This article was originally published on April 2, 2012.
Computer Science / Engineering
World’s powerful radio telescope computer – IBM
International Business Machines Corp.(IBM) has collaborated with ASTRON (Netherlands Institute for Radio Astronomy) in creating a world’s powerful radio telescope & super computer which will process twice as much information every day as the entire internet in an effort to unravel the origin of the universe.
Upon completion in 2024, the computer will be attached to a 1,900 square mile array of telescope antenna built to explore evolving galaxies, dark matter and the very origins of the universe dating back to more than 13 billion years.
Ton Engbersen of IBM resarch says, ‘If you take the current global daily internet traffic and multiply it by two, you are in the range of the data set that the Square Kilometre Array radio telescope will be collecting every day.’
Artistic Impression of SKA dishes
This extremely powerful survey telescope will have millions of antennas to collect radio signals, forming a collection area equivalent to one square kilometre but spanning a huge surface area.
These dishes will be complemented by low and medium frequency aperture arrays, which provide a large field of view and are capable of observing more than one part of the sky at once.
SKA low frequency aperture arrays
The SKA will use a technology for low-frequency array (LOFAR) which serves as a pathfinder telescope for the larger array. The SKA will be 50 times more sensitive than any former radio device and more than 10,000 times faster than today’s instruments.
The SKA is expected to produce a few Exabytes of data per day for a single beam per one square kilometer. After processing this data the expectation is that per year between 300 and 1500 Petabytes of data need to be stored.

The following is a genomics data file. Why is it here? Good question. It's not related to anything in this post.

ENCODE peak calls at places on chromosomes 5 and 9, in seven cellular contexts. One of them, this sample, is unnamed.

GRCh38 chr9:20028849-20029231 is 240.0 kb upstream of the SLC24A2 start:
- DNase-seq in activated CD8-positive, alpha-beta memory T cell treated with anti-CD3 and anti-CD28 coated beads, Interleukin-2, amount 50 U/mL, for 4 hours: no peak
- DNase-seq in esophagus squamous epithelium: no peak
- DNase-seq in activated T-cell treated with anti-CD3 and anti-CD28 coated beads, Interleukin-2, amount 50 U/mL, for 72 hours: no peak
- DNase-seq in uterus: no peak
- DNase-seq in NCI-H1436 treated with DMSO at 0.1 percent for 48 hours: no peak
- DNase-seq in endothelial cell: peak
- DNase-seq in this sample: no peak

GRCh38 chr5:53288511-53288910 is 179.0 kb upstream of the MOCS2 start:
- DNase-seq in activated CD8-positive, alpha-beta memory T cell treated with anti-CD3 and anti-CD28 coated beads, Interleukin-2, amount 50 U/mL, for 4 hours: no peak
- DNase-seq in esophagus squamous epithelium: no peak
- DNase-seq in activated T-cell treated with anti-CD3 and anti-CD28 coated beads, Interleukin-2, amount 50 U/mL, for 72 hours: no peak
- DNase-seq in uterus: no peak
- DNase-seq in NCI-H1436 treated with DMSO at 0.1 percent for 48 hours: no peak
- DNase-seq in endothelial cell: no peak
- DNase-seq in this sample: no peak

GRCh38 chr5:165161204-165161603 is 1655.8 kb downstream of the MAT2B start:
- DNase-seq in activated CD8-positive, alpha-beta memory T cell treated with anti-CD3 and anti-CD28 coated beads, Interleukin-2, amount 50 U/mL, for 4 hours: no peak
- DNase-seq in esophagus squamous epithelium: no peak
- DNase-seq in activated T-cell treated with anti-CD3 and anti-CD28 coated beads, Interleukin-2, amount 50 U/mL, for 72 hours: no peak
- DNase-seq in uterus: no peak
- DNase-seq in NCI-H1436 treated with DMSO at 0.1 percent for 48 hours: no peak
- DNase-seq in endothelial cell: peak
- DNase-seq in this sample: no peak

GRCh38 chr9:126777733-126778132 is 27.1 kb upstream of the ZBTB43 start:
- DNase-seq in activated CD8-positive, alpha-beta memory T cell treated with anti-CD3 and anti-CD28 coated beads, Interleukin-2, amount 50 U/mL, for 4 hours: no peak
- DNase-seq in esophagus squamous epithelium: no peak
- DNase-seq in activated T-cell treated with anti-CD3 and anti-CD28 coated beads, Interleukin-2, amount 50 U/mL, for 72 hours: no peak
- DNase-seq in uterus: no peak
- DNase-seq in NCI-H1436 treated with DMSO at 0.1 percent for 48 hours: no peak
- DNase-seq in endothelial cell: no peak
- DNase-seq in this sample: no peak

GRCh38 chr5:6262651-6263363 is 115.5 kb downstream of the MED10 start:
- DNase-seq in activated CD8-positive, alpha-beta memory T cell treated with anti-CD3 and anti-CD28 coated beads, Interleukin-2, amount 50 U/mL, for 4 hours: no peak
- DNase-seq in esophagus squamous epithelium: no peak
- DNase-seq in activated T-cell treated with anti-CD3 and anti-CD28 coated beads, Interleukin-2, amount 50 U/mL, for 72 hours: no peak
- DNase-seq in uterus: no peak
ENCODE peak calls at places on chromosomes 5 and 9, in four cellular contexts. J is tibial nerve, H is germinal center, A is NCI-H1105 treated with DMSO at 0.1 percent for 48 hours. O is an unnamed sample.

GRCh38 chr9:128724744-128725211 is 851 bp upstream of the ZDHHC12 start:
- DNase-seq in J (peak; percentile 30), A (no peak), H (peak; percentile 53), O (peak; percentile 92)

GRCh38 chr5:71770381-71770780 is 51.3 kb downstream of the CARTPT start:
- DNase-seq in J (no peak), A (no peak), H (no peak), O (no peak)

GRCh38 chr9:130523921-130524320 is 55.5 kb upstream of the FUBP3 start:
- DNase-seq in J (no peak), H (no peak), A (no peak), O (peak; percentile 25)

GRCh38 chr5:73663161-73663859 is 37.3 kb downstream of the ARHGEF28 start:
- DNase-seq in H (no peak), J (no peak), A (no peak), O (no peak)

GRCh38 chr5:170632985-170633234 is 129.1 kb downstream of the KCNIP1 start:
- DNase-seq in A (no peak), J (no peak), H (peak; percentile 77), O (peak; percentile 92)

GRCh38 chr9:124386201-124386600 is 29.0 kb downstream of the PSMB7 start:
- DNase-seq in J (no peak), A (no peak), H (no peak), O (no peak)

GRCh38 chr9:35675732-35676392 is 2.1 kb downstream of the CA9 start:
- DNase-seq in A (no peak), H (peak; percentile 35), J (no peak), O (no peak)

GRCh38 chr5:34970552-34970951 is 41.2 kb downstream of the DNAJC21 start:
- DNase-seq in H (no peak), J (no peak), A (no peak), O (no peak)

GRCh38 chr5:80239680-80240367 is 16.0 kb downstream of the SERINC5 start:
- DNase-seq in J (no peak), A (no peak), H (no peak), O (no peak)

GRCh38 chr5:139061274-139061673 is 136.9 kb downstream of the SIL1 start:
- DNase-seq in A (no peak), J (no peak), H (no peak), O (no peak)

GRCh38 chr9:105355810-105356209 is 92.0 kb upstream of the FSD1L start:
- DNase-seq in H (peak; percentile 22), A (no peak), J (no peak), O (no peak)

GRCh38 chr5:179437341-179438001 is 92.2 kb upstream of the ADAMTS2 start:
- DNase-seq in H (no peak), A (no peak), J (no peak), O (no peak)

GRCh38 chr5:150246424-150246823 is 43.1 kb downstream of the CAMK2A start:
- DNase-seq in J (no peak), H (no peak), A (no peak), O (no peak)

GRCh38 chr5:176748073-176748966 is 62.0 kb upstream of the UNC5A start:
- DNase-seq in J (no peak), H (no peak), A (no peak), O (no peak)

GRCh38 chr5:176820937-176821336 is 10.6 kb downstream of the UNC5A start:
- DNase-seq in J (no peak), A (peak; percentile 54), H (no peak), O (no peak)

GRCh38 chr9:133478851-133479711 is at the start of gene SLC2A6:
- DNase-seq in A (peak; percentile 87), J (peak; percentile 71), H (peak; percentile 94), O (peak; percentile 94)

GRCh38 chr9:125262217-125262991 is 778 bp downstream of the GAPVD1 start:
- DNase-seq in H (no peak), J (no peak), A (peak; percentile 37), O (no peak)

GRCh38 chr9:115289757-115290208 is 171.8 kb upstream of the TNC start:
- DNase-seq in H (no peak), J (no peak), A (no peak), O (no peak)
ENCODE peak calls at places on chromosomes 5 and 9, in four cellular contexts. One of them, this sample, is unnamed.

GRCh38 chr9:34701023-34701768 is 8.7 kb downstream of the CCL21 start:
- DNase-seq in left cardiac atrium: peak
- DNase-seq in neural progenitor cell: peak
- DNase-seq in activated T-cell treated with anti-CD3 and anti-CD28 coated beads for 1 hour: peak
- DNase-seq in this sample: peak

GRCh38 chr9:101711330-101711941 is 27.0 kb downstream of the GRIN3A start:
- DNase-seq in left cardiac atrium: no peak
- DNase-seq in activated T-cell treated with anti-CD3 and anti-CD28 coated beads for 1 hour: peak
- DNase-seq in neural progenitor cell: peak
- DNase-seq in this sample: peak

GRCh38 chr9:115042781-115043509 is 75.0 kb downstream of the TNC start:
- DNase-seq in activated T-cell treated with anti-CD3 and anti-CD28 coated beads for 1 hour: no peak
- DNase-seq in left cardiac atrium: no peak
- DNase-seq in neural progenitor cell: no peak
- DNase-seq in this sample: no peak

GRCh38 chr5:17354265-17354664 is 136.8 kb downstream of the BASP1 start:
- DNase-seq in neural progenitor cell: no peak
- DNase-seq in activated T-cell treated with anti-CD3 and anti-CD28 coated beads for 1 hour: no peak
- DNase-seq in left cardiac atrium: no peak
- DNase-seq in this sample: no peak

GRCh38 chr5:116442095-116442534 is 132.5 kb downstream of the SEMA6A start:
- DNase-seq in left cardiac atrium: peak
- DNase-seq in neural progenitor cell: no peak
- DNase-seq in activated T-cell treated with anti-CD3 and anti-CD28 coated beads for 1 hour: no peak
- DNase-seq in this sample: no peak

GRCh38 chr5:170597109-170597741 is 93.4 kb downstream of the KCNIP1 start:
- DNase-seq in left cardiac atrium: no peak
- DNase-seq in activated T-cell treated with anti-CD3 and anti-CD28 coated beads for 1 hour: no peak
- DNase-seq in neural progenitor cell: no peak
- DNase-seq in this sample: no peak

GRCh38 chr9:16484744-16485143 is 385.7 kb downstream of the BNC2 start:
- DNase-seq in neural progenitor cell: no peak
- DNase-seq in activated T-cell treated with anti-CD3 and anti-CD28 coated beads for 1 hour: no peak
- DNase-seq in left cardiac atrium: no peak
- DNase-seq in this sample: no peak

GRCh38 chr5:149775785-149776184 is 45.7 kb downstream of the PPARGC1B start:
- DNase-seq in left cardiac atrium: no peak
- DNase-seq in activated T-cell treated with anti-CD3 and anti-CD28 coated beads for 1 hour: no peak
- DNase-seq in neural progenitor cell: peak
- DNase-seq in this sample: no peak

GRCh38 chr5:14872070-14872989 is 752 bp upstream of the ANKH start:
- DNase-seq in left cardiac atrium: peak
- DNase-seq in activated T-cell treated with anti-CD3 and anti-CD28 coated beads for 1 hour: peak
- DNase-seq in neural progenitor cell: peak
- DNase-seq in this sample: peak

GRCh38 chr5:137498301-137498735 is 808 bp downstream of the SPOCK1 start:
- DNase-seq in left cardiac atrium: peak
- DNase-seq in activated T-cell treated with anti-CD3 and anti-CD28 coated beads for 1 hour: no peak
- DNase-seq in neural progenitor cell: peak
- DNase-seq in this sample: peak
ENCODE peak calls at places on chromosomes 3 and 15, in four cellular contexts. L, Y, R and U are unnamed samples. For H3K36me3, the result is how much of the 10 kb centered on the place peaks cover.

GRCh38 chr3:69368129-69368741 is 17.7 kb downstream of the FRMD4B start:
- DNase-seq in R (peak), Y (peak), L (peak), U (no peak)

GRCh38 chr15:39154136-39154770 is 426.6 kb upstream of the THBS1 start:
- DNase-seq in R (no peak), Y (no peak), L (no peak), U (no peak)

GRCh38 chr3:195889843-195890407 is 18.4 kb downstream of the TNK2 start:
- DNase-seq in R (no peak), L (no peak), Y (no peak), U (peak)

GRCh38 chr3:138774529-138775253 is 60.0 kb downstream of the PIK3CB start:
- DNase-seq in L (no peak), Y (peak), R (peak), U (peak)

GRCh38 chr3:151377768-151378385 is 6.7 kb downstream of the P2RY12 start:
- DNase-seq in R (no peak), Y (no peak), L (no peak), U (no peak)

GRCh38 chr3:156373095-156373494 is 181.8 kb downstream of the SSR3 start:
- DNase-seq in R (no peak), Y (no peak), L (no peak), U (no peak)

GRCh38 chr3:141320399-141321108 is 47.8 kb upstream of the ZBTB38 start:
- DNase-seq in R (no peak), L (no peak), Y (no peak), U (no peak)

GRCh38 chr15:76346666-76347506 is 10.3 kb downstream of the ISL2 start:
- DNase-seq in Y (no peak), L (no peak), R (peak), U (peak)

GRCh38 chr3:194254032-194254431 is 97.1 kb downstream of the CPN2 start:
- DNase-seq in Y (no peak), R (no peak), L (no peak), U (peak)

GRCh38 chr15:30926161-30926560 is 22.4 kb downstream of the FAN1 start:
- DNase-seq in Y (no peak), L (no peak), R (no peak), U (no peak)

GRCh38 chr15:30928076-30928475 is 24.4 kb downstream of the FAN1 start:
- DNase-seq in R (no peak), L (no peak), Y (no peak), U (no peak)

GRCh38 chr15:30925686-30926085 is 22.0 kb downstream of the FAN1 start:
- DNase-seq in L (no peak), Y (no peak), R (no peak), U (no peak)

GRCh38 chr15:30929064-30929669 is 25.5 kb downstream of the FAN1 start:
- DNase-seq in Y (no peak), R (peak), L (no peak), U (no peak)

Square Kilometer Array
In comparison, the approximately 15 Petabytes produced by the large hadron collider at CERN per year of operation is approximately 10 to 100 times less than the envisioned capacity of SKA.
With its huge area the telescope will show incredibly fine detail in galaxies, help test the theory of relativity by studying exciting and mysterious objects like black holes and allow astronomers to learn more about the early history of the universe.
The scientific community also believe that the SKA represents our best ever chance of finding out if there’s life beyond our solar system.
To do this will require ground-breaking technology. The SKA’s 15m-dishes, which will detect electromagnetic radiation emitted by objects in space, will be the most sensitive ever built – able to detect an airport radar on a planet 50 light years away.
IBM is to investigate using 3D ‘stacks’ of computer chips to achieve the enormous computing power required by the Square Kilometer Array. It will be carried on enough optical fibre cable of such quantity that it could be wrapped twice around the world.
“We have to invent futuristic technology to look into the past,” Ronald Luijten, IBM’s lead researcher on the project in Zurich, Switzerland. “The energy issue is becoming ubiquitous. We need fundamental new technologies to deal with the needs of the future data centers.”
“To detect the signals, you really need a good antenna,” Luitjen said. “It would be the equivalent of 3 million TV antennae dishes.”
SKA’s Prototype KAT-7 consisting of seven 16-metre dishes is undergoing testing in South Africa’s Karoo desert.
They will also look at novel optical interconnect technologies and nanophotonics to optimize large data transfers as well as high-performance storage systems based on next-generation tape systems and new phase-change memory technologies and with dramatically low power consumption.
The location of the huge telescope which is to be scattered across 1,900 square miles of Earth’s surface is yet to be decided. Australia/New Zealand and South Africa are in the choices, since those regions don’t have a large amount of radio pollution. Construction works will start in 2016.
SKA project will provide astronomers with a fantastic new tool which may well revolutionize our understanding of the universe and will eventually have much broader applications beyond radio astronomy research.